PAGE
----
the least hydrated type of tissue?
all other types of tissue including bone, have higher water concentrations.
people with greater muscle mass have more body water because skeletal muscle is made up of about 75% water.
two major fluid compartments
intracellular fluid compartment
extracellular fluid compartment
two major fluid compartments: intracellular fluid compartment
includes all water and electrolytes enclosed by cell membranes. In an adult, intracellular fluid represents about 63%, by volume, of total body water.
two major fluid compartments: Extracellular fluid compartment
includes all fluid outside cells.
makes up 37%, by volume, of total body water.
Plasma in the blood vessels.
Lymph in the lymphatic vessels.
Interstitial fluid in the tissue spaces.
This compartment is referred to as the body's internal environment.
Extracellular fluid compartment: Transcellular fluid
some extracellular fluid is separated from other types of fluid and is known as transcellular fluid and includes:
Aqueous and vitreous humors: in the eyes
Cerebrospinal fluid: in the central nervous system
Secretions: from the exocrine glands
Serous fluid: in body cavities
Synovial fluid: in the joints
acids - organic or inorganic
bases - organic or inorganic
Electrolytes have more abilty to cause fluid shifts that non-electrolytes because their molecules dissociate into two or more ions. creating higher osmotic pressure.
have mostly covalent bonds, meaning they cant dissociate in a solution.
No electrically charged particles are created when they dissolve in water.
most non-electrolytes are organic molecules such as: creatine
electrolytes have more osmotic power than non-electrolytes
because their molecules dissociate into two or more ions.
electrolyte concentrations in the body are expressed in?
milliequivalent per liter (mEq/L)
this measure the number of electrical charges in 1 litre of solution.
Most extracellular fluids contain higher amounts of
They have a greater concentration of calcium
Most intracellular fluids contain higher amounts of
electrolytes are the most...
abundant solutes in the fluids of the body and control most chemical and physical reactions.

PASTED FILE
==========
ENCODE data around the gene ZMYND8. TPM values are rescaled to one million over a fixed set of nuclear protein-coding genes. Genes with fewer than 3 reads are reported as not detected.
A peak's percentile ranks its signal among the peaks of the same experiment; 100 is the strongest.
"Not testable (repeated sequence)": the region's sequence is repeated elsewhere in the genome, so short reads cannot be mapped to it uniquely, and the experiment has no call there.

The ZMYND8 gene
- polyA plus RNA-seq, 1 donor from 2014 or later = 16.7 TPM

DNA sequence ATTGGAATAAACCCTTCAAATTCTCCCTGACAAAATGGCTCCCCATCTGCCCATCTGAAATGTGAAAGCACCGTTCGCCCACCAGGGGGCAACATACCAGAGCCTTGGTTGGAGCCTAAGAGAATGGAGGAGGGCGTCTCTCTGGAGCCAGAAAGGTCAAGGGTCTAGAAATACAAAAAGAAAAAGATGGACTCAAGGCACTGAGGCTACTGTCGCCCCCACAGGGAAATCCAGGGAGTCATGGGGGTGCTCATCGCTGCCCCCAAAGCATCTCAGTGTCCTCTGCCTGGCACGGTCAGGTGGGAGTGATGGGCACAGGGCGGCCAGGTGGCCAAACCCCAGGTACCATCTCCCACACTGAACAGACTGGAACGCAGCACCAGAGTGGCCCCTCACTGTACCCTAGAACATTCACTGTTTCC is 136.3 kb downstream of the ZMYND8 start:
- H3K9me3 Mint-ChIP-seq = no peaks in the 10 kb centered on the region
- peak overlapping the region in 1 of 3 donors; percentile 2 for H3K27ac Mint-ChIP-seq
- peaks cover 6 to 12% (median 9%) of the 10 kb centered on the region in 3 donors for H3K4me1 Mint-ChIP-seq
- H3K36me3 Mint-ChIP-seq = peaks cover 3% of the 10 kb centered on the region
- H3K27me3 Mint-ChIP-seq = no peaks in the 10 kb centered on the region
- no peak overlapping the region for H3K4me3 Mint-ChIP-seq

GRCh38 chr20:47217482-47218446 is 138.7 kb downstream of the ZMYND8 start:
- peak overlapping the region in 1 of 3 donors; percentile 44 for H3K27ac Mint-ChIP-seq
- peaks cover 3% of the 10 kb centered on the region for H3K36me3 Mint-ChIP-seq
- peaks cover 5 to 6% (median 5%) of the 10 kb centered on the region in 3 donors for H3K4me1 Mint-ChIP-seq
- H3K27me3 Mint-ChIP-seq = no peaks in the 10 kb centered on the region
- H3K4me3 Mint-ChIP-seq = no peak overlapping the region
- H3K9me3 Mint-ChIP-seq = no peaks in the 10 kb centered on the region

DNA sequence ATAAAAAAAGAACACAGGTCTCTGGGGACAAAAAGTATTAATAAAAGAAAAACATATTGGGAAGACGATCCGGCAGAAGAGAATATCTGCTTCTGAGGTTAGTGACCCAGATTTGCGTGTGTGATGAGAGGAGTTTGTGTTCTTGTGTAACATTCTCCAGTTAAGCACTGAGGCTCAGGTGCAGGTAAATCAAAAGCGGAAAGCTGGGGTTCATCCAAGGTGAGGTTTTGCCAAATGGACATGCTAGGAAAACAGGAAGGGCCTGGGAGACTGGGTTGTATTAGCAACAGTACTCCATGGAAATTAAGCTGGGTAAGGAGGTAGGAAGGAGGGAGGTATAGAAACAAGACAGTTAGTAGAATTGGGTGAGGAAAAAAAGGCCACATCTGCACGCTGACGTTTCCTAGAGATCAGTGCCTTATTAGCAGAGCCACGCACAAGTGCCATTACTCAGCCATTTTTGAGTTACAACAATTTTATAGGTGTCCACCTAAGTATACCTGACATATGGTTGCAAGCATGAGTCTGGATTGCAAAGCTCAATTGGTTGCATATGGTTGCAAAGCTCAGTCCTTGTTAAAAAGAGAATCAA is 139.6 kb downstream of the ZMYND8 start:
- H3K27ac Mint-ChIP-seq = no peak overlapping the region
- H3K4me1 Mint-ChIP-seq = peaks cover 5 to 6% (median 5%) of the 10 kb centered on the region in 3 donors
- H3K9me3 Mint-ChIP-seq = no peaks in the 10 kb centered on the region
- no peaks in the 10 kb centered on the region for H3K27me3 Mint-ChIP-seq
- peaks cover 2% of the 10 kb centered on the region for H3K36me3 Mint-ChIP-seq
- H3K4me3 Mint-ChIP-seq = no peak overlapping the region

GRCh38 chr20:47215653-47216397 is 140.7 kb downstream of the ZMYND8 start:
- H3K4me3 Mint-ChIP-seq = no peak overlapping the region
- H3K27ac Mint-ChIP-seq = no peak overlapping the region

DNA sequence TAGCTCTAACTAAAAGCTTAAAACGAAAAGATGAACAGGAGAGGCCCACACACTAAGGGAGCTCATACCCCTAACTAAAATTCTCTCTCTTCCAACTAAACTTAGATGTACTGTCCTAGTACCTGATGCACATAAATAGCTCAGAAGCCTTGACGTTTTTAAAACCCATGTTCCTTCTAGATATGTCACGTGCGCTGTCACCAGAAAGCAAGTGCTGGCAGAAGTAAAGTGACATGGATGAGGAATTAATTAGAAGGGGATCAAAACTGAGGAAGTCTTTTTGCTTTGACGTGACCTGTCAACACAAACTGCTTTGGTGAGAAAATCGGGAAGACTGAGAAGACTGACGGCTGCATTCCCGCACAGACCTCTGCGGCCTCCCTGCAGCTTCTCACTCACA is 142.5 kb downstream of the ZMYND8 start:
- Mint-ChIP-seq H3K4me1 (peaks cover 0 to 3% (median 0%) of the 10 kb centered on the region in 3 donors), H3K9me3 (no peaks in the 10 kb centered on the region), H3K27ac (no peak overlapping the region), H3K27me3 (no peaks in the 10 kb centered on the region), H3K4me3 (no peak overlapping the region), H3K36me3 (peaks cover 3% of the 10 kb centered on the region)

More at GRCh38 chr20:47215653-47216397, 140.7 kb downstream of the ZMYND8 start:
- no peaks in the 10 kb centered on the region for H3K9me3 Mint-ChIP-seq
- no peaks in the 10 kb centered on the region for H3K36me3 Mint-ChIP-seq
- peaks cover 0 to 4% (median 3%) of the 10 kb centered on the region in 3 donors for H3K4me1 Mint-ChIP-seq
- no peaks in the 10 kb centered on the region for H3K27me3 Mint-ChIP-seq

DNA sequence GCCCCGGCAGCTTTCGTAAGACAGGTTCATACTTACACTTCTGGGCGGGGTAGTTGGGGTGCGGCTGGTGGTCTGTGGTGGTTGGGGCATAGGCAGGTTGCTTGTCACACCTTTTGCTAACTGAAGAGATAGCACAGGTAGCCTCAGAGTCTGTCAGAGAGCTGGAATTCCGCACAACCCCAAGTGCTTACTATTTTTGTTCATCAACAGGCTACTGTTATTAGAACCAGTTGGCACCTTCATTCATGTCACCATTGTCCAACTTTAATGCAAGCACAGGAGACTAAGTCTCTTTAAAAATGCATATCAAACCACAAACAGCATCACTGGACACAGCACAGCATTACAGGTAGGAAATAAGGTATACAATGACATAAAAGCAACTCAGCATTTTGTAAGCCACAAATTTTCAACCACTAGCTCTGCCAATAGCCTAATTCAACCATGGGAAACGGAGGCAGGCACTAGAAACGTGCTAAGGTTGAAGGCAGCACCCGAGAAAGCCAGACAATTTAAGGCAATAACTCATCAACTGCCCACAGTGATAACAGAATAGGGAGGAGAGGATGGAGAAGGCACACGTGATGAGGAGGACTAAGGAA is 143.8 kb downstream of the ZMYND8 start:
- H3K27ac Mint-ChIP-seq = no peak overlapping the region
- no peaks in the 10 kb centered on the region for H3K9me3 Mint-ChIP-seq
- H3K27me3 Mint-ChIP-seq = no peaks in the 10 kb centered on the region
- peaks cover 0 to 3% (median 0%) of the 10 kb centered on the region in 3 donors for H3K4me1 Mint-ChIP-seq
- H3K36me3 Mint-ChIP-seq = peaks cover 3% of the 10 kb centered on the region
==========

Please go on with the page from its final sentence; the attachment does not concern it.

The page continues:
However they do not make up most dissolved solutes in the fluids. In the extracellular fluid, proteins and certain non-electrolytes such as cholesterol, phospholipids, and triglycerides are large molecules that are present. In the plasma, these make up approximately 90% of the mass of dissolved solids and 60% in the interstitial fluid. In the intracellular fluid they make up 97%.
net inward force
colloid osmotic pressure
fluid movement key points: plasma and interstitial fluid
Exchanges between plasma and interstitial fluid occur across capillary walls, and exchanges between the interstitial fluid and intracellular fluid occur across plasma membranes. For exchanges between plasma and interstitial fluid, the bloods hydrostatic pressure forces plasma that almost totally lacks proteins into the interstitial space.
The highly filtered fluid then is almost totally reabsorbed into the bloodstream because of the colloid osmotic pressure of the plasma proteins.
Normally, lymphatic vessels pick up small amounts of net leakage remaining behind in the interstitial space, returning it to the blood.
fluid movement key points: plasma membrane
Exchanges across the plasma membranes are based on permeability. Generally, there is substantial two-way osmotic flow of water. Restriction of ion changes is based on ions moving selectively through channels or by active transport.
Nutrients, respiratory gases, and wastes usually move in one direction.
An example is how metabolic wastes move out of cells, whereas glucose and oxygen move into them. Except during the first minute after a change in one type of body fluid, osmolalities of all body fluids are equal.